I personally seen a grizzly sized bear on Vancouver island
about 7 years ago I was walking my Dog a a block from my house near a greenbelt in the south end of port alberni when a very large bear crossed a road and walked toward my Dog as he was pinching a loaf. I called my Dog back to me 20 feet away and we backed off with me shining a bright flashlight in the bears eyes as we backed off.
That bear was stupid big , a Baby Huey of bears long tall lanky with a head a easy 18" wide.
Some bears look big because they are fat this bear looked big because he was tall and his head was massive. Frighting he was I was freaked big time but the bear did not skip a beat , it sauntered toward the dog nonchalantly and kept the course even after I called jeep to me.
My rotty mix looked like a miniature poodle next to it , he was truly a Big Mother'f**ker of a bear.
I call bullnuts on there being a breeding populous of grizzles on the island and I have personally seen a giant sized grizzle / black bear mix looking motherf**k*r.
It was Truly a large Griz sized Bear , I think those are the Mofo's people are calling island grizzles.
I am going have a look for photos of these apparent island grizzles , the one I seen down the road while walking the dog was blackish with a brown muzzle.
edit: found a story that points to lone males (seeking territory) swimming from island to island
Grizzly sighted on Quadra island 1 mile offshore from Vancouver island
by J.R. Rardon - Campbell River Mirror posted Jun 23, 2015 at 2:00 PM
A grizzly bear sighting reported on Quadra Island over the weekend has been confirmed by local RCMP and the Conservation Officer Service.
Quadra Island residents first learned of the bear’s arrival from flyers that were posted around the community on Saturday.
“Somebody unknown to us left a flyer with a photo of it at the pub,” said Juanita Maclean of Heriot Bay Inn. “It was kind of a hazy, unclear photo, but it sure does look like a grizzly.”
Maclean said a distinct lack of “chatter” in the community led her to believe it might be a prank by somebody trying to keep visitors from Morte Lake, where the bear was allegedly seen on a well-used hiking trail.
But the sighting was reported to Quadra Island RCMP. The Conservation Officer Service was notified and has confirmed that it is a grizzly bear, RCMP Cpl. Kevin Christensen announced in a written release.
Efforts to contact the Conservation Officer Service Tuesday were unsuccessful.
There are no native populations of grizzly bears on Vancouver Island or the Discovery Islands, but the B.C. Ministry of Environment has said the string of smaller islands between the mainland and Vancouver Island from Campbell River to Port Hardy make an ideal staging area for bears — typically young males — that apparently swim across the straits.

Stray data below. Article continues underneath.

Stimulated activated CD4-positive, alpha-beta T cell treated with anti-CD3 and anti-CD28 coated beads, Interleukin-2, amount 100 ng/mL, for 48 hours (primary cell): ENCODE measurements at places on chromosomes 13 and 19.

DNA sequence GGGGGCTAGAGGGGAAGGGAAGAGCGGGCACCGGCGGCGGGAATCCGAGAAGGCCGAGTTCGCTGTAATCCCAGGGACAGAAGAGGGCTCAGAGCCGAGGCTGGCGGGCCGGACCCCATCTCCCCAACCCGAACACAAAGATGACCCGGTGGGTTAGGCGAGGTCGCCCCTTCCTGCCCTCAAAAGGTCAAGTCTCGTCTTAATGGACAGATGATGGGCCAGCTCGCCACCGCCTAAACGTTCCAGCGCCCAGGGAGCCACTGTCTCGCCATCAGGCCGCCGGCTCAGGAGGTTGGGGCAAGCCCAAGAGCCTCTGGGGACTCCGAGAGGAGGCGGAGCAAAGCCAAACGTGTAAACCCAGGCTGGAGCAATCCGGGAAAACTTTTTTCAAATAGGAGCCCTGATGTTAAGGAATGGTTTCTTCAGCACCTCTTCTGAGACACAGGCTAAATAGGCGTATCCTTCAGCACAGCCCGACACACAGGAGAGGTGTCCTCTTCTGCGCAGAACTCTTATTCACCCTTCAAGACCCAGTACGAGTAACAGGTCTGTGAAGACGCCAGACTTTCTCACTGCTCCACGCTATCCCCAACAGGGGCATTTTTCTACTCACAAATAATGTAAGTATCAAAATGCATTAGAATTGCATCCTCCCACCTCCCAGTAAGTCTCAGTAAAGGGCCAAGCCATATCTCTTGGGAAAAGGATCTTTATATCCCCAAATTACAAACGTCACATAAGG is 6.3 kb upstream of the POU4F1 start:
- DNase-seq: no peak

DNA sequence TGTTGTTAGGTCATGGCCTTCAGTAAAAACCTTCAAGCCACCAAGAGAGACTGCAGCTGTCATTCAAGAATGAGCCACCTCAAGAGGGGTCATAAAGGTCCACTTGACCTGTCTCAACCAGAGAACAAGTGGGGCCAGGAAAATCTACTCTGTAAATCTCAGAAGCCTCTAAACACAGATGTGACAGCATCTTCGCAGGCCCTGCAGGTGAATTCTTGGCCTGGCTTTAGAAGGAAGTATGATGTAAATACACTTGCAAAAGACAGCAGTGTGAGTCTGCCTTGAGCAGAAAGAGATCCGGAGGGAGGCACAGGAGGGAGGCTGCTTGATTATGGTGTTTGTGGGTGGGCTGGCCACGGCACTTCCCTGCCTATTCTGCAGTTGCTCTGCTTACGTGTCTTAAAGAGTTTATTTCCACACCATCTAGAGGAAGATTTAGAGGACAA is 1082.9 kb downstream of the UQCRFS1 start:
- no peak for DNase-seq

“The islands are stepping stones, not separated by very much water,” MOE large carnivore specialist Tony Hamilton said in 2008, when as many as four different grizzlies made the trip from the mainland to Vancouver Island. “It makes sense. If we’re going to get grizzlies coming onto Vancouver Island, this is where they’d come through.”
That year, one grizzly believed to have hibernated on northwest Vancouver Island was spotted in early spring, another was seen just north of Woss, and one grizzly was shot and killed on East Cracroft Island, north of Sayward.
There were also sightings on Malcolm Island and at Cluxewe Resort, north of Port McNeill, which were believed to be the same grizzly.
“There have been incidents of individual bears swimming over in the past,” Dan Dwyer of COS said at the time. “We have a very healthy population of grizzly bears in the adjacent mainland coast area and our environmental stewardship folks say that this is an increasing population. They could conceivably do some island hopping.”
In previous incidents, a grizzly was shot and killed in the Sayward Valley in 2006, and another was shot and killed after wandering onto the Fort Rupert Indian Reserve near Port Hardy in 2001. Another grizzly spotted just north of Sayward in 2007 was left alone.
The Conservation Officer Service prefers not to intervene if the animals do not pose a threat to public safety.
Quadra Island RCMP urged residents and visitors to exercise caution and awareness of their surroundings when hiking in the back woods.